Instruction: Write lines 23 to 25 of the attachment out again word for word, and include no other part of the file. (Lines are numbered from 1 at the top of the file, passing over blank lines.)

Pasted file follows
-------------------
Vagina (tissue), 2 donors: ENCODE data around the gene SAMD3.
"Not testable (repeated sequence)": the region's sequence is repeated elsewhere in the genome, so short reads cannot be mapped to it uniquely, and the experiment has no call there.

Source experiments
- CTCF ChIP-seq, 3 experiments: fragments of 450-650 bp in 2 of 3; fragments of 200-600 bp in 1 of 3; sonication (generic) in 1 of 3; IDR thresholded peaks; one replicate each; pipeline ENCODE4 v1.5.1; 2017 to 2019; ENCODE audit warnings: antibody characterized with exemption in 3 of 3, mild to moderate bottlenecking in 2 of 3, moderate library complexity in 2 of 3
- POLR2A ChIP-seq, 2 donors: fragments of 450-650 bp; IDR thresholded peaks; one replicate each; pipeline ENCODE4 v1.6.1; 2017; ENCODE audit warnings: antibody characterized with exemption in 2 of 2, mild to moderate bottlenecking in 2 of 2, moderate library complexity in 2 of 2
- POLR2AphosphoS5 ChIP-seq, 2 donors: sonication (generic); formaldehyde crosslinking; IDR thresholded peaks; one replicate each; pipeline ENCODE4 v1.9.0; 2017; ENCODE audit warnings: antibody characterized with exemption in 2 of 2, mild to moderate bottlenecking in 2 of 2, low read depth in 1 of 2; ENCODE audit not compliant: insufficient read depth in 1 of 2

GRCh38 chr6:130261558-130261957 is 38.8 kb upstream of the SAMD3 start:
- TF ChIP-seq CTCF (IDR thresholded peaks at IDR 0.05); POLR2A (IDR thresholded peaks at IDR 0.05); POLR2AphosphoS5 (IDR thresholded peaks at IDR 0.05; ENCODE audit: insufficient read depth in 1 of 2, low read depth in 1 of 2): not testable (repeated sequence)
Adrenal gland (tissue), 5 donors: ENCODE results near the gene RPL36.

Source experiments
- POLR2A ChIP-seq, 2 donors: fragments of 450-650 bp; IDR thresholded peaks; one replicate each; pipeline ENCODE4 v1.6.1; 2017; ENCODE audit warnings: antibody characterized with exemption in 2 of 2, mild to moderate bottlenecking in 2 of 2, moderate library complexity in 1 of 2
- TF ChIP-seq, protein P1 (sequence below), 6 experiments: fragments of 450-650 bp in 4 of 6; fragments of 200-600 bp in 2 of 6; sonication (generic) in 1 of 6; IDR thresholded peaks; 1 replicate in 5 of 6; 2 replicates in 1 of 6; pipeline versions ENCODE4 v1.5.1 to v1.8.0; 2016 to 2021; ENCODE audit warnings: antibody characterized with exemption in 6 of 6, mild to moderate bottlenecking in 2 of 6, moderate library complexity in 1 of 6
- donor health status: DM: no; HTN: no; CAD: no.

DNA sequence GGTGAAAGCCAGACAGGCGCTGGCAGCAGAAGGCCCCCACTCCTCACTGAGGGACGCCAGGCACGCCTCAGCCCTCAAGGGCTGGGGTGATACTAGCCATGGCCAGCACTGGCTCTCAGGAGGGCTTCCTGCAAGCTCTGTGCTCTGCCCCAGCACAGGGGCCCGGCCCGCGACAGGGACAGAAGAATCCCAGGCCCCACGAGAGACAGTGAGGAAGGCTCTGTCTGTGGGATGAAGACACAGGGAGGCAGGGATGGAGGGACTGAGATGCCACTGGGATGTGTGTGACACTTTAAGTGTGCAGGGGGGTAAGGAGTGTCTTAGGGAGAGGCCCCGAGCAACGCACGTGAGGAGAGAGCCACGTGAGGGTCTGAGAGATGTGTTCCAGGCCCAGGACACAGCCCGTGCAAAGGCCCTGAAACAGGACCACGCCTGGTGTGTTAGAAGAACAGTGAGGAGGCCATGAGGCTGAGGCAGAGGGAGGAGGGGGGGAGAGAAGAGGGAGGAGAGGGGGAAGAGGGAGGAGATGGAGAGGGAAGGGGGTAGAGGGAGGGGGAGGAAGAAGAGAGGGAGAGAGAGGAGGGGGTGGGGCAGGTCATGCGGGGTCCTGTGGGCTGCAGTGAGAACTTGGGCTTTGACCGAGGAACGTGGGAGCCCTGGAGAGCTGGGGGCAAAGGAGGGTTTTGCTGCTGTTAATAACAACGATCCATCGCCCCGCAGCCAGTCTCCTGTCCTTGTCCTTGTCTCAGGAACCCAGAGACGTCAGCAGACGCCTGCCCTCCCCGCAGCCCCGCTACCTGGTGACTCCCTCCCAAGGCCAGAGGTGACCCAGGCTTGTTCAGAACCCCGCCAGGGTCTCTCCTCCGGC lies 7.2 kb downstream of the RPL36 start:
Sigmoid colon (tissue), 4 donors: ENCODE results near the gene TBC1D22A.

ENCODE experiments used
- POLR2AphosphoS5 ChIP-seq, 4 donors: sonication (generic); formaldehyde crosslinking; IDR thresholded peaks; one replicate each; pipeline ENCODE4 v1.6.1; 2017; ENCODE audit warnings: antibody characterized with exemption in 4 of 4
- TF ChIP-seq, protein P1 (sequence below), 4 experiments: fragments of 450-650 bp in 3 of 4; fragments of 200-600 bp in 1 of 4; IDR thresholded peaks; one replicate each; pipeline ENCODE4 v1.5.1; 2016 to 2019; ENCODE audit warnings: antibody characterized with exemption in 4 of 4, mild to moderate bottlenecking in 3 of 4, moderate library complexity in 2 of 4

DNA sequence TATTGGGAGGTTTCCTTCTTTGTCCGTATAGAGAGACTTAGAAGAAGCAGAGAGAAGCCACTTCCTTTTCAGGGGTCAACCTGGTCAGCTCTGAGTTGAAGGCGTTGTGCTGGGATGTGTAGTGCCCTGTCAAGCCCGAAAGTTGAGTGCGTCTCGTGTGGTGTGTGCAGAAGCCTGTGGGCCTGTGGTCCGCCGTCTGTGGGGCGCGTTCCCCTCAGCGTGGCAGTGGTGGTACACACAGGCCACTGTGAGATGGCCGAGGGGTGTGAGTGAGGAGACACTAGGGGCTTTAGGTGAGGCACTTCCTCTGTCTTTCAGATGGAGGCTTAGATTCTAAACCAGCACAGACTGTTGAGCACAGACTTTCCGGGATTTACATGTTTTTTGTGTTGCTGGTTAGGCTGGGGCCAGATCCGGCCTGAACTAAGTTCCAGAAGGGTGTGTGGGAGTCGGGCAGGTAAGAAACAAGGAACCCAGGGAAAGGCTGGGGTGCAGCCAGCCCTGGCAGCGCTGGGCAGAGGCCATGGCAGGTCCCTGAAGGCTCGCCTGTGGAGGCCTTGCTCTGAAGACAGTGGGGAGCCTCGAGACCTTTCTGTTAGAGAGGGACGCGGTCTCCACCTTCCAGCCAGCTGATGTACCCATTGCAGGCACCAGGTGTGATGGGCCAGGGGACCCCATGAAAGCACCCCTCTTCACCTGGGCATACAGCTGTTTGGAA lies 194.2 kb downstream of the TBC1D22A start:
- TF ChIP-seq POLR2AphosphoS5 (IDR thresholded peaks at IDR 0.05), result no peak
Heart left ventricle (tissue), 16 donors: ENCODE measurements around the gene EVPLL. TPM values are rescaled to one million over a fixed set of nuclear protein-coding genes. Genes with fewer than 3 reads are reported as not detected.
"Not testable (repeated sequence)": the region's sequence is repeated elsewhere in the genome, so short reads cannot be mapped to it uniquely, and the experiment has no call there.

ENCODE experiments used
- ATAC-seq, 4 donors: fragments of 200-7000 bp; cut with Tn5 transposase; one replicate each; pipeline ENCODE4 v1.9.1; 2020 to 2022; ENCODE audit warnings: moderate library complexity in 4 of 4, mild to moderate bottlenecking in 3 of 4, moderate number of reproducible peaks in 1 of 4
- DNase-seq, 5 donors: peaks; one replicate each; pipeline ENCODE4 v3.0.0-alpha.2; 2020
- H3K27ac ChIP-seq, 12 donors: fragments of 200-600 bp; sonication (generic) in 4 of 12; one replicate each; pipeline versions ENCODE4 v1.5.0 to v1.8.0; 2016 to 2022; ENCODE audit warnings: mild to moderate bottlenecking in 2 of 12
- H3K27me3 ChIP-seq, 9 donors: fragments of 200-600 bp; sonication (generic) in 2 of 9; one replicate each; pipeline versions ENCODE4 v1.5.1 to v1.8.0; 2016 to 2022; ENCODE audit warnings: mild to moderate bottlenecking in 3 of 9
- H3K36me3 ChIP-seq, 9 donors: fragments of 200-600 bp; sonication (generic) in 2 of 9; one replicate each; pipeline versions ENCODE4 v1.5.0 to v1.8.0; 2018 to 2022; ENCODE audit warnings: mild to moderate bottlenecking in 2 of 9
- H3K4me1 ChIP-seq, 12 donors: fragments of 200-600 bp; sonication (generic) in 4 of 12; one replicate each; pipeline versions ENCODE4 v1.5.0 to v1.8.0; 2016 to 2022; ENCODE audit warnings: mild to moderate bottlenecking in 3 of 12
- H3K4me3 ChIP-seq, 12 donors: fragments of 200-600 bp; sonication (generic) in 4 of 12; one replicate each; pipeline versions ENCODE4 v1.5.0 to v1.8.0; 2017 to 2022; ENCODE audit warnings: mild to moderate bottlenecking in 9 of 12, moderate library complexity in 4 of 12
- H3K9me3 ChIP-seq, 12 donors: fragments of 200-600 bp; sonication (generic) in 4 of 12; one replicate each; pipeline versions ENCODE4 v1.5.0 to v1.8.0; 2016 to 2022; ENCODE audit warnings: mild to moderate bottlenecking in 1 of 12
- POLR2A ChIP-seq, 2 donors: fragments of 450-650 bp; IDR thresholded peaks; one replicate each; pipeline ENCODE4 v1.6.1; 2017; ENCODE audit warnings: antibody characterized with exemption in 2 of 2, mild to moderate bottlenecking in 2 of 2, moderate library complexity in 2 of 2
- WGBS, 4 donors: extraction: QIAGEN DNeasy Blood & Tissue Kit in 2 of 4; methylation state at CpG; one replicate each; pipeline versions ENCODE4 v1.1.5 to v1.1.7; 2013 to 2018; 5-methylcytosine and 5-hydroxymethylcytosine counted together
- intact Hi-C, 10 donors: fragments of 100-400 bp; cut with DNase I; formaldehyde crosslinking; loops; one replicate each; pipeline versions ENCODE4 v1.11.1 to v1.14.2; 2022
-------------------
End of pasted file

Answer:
ENCODE experiments used
- ATAC-seq, 4 donors: fragments of 200-7000 bp; cut with Tn5 transposase; one replicate each; pipeline ENCODE4 v1.9.1; 2020 to 2022; ENCODE audit warnings: moderate library complexity in 4 of 4, mild to moderate bottlenecking in 3 of 4, moderate number of reproducible peaks in 1 of 4
- DNase-seq, 5 donors: peaks; one replicate each; pipeline ENCODE4 v3.0.0-alpha.2; 2020